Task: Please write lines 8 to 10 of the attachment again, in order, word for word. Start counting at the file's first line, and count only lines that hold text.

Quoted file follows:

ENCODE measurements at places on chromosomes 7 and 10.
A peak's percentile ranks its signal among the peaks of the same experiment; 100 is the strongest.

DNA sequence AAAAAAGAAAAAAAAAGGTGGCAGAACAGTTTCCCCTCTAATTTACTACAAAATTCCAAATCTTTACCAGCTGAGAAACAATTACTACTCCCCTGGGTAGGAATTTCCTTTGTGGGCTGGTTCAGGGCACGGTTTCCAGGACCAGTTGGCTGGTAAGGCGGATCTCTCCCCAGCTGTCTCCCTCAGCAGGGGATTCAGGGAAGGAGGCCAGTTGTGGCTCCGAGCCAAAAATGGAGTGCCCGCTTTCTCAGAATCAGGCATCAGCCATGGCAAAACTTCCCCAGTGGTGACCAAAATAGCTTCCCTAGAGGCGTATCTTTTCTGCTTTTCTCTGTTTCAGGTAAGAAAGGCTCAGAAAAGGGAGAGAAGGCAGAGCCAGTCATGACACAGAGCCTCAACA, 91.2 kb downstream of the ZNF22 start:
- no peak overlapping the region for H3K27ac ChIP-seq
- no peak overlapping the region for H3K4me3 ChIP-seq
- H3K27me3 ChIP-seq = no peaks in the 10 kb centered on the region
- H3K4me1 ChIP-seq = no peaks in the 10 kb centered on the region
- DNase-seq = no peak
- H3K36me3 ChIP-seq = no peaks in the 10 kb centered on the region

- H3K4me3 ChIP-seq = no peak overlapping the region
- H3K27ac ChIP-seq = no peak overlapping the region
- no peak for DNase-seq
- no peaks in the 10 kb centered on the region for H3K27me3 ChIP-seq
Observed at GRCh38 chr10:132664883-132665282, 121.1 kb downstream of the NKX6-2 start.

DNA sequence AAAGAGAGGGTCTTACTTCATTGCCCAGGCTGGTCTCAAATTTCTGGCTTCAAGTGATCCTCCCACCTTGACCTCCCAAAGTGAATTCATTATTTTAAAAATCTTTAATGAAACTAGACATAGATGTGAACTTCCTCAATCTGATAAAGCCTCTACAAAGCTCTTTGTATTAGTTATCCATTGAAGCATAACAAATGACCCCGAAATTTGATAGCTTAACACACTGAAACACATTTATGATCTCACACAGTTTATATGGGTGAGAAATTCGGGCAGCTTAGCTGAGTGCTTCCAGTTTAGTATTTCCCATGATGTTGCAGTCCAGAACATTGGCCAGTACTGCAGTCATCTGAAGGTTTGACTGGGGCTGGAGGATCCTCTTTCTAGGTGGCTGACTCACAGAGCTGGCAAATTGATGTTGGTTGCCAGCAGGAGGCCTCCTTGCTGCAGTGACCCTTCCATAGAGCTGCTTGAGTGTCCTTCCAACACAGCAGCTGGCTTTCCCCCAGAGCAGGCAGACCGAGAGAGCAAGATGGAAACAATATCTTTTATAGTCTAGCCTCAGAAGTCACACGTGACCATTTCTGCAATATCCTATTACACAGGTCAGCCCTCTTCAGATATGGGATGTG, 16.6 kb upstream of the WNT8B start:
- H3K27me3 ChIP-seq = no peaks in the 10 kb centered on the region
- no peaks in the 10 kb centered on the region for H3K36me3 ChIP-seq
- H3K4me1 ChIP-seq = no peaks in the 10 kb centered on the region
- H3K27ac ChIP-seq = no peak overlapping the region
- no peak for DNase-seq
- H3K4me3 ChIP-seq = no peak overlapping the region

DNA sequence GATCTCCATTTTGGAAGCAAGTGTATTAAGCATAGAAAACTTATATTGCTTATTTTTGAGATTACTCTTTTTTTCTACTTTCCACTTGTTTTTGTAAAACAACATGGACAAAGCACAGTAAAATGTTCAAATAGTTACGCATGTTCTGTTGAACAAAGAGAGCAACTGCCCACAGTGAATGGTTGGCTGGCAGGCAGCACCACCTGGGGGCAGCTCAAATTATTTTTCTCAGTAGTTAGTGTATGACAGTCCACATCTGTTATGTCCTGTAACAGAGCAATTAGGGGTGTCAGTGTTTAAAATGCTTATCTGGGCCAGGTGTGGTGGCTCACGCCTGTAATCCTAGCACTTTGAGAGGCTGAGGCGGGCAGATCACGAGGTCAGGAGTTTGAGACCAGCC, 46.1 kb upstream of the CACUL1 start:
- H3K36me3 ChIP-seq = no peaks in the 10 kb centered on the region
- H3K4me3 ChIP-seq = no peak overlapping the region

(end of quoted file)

- DNase-seq = no peak
- H3K36me3 ChIP-seq = no peaks in the 10 kb centered on the region

- H3K4me3 ChIP-seq = no peak overlapping the region